NORWAY - President Shimon Peres commented on the jail sentence handed down to former prime minister Ehud Olmert Tuesday for his role in the Holyland corruption affair, saying that at a personal level it was a sad day, but praised the legal system.
His comments were echoed by Finance Minister Yair Lapid, Opposition Chairman Isaac Herzog, Justice Minister Tzipi Livni and Internal Security Minister Yitzhak Aharonovich.
Olmert was sentenced to six years in prison and fined NIS 1 million in court in Tel Aviv on Tuesday morning for his role in the 'Holyland Affair', the real estate corruption case considered the largest of its kind in Israeli history.
"This is the legal process which is custom in democratic states," said the president, currently in Norway. "Personally, this is a sad day. But the legal process was untouched by personal interests," the president concluded.
For first time, ex-prime minister sentenced to jail (Photo: Yotam Ronen
Before becoming president, Peres was a senior member of the Kadima party, playing an activle role alongside Olmert in the party's formation and first years, following Ariel Sharon's departure from political life in wake of a massive stroke-induced coma; and served as Ministr for the Development of the Negev and Galilee when Olmert was prime minister.
Finance Minister Yair Lapid commented on the jail sentence, and said "the day a former prime minister is sent to jail is a sad day for democracy, and sad for me at a personal level."
However, Lapid backed the legal system and said "nonetheless, this is an important day for the justice system, which once again showed no one is above the law."
Opposition and Labor Chairman Isaac Herzog commented also said "it is a sad day for those who know (Olmert) personally for many years."
However, Herzog nonetheless praised the sentence and said it "proves that in Israel there is a free and independent justice system and that everyone is equal in the face of the law."
Justice Minister Tzipi Livni also responded to the jail sentence, saying "it is a difficult day when a former prime minister is sentenced. I have complete trust in the court and law enforcement officials, and the public should as well." Livni also served as a minister in Olmert's government.
Internal Security Minister Yitzhak Aharonovich said "this is a sad and difficult day for the State of Israel, and obviously for him," he said of Olmert. "Nonetheless, the battle against public corruption is of the utmost importance."
Speaking at a conference on internal security in Jerusalem, Aharonovich also expressed his support of law enforcement, saying "I unequivocally support the police in their attempt to quell corruption in the public service, at any level it takes place."
The Bayit Yehdui party also commented on Olmert's sentence, saying "this is a sad day for the citizens of Israel, but an important day for the State of Israel which has shown once again that there is no favoritism, even to the most senior of its citizens. This is a day in which everyone must do some soul searching."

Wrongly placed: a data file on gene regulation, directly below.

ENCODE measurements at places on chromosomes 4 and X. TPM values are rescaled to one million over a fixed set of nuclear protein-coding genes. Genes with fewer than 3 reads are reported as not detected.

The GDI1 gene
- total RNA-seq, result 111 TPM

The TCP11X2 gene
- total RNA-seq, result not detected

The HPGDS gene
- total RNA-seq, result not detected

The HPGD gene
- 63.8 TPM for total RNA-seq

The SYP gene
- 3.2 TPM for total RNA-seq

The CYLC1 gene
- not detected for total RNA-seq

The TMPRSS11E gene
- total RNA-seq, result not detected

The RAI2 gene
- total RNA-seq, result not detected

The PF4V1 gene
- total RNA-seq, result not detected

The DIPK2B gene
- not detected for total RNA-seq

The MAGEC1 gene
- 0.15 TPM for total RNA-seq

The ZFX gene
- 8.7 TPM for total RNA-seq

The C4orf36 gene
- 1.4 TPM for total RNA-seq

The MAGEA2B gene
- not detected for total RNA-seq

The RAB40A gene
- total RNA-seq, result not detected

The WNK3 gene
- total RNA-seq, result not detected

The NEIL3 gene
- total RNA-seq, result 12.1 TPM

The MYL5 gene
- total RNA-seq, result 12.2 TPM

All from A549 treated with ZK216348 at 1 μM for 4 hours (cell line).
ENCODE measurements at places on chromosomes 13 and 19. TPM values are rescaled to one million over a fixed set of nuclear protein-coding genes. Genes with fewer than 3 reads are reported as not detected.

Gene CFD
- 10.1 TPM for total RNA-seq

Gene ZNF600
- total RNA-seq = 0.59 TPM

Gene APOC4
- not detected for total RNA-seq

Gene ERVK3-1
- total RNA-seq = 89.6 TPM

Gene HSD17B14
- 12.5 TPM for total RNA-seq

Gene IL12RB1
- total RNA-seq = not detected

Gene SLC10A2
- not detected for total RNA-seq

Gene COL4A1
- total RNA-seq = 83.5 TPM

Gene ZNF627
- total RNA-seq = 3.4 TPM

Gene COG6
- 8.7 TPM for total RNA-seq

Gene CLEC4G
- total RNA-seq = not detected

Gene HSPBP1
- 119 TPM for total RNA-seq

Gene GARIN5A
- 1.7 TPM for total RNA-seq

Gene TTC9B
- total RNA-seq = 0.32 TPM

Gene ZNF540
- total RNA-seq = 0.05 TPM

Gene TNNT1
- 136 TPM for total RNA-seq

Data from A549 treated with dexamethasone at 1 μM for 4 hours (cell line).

The case marks the first time a prime minister was convicted of a felony and now, with his sentencing, the first time a former prime minister has ever been sentenced to jail time.
Tel Aviv Court Judge David Rosen convicted Olmert at the end of March of two charges of bribery, and said he accepted NIS 560,000 ($160,000) from developers of the Holyland project of in Jerusalem at the time he served as the capital's mayor.
Regarding the entire affair, the judge said "those who give bribes are corrupt, but those who receive it inspire disgrace and cause the public to lose faith in the State. A public servant who accepts bribes is equivalent to a traitor."
Additional sentencing included Hillel Cherney, who was the developer behind the Holyland project and was sentenced to 3.5 years in prison and fined NIS 2 million. Cherney was convicted of 19 offences of corruption and a slew of additional corruption and break of trust offences.
Danny Dankner, the former chairman of Israel's second-biggest bank, also received three years in jail during Tuesday's sentencing. Dankner, who is now the joint chairman of Israel Salt Industries, was also fined a million and half shekel.
Avigdor Kelner, also a developer in the project, who was convicted of two corruption charge in the affair, was sentenced to three years and fined NIS 1 million.
Former Jerusalem Mayor Uri Lupolianski, who succeeded Olmert as the city's mayor, and Dankner, were both charged and convicted of offering hundreds of thousands of dollars in bribes to a government official to rezone land for the project.
Naama Cohen-Friedman, Itamar Eichner, Omri Efraim and Attila Somfalvi contributed to this report